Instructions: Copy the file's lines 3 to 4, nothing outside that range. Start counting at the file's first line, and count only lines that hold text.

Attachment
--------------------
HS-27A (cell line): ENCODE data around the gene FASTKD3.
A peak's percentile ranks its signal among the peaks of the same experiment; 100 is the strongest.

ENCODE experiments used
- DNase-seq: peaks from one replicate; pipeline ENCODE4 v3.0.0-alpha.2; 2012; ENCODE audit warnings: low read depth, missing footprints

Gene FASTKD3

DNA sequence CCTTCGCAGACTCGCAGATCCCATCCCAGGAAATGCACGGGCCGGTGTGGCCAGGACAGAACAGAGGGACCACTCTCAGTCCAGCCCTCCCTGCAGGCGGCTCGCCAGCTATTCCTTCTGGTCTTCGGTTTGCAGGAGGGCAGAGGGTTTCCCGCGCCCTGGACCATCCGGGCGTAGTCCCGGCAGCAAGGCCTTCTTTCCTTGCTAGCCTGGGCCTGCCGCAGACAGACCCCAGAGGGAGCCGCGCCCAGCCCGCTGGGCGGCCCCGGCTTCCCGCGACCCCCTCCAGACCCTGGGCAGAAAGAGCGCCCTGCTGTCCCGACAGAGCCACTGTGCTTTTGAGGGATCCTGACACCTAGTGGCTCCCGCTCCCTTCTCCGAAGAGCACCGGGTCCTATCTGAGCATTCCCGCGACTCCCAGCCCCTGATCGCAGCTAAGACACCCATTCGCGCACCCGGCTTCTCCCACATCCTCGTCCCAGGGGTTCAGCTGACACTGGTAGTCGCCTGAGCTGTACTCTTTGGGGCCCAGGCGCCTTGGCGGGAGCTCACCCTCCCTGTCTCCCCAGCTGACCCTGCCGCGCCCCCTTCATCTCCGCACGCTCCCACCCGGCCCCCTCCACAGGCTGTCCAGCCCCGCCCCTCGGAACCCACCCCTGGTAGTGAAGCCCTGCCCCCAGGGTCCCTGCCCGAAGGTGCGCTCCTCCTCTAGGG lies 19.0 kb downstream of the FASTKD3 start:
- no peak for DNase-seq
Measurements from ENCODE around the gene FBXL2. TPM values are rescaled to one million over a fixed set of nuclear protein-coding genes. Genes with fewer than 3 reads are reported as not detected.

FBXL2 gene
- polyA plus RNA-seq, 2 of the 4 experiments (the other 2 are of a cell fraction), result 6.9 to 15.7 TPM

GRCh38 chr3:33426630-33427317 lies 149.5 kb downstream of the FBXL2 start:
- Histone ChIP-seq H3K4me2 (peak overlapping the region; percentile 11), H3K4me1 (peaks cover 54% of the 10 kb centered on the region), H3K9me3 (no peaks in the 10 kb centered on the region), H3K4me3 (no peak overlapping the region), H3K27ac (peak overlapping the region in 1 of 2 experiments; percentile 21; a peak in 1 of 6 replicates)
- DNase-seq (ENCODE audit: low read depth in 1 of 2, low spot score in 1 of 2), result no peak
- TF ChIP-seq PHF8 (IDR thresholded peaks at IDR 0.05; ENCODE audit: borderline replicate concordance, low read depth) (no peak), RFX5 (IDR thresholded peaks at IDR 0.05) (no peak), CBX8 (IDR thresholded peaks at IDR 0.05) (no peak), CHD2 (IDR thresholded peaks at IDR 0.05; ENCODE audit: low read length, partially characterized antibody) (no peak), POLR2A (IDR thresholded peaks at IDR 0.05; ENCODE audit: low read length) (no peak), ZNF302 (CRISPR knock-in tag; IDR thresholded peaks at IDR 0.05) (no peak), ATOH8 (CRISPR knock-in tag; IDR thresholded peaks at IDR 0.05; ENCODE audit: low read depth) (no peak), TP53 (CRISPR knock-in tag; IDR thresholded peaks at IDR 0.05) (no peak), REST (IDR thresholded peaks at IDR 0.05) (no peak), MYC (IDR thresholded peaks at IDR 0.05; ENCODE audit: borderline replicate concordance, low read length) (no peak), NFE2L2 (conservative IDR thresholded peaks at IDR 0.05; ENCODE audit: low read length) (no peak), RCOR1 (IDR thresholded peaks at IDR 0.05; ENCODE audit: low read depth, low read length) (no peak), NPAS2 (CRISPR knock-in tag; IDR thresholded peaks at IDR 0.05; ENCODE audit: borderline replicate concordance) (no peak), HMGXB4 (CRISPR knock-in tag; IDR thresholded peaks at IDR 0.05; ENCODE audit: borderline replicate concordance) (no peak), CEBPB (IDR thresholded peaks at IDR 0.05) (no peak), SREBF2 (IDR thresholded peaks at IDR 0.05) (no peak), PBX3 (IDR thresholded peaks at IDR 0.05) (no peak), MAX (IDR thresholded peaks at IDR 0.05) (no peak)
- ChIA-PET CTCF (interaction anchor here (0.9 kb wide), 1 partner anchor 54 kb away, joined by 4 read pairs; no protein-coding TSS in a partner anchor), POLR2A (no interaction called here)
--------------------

ENCODE experiments used
- DNase-seq: peaks from one replicate; pipeline ENCODE4 v3.0.0-alpha.2; 2012; ENCODE audit warnings: low read depth, missing footprints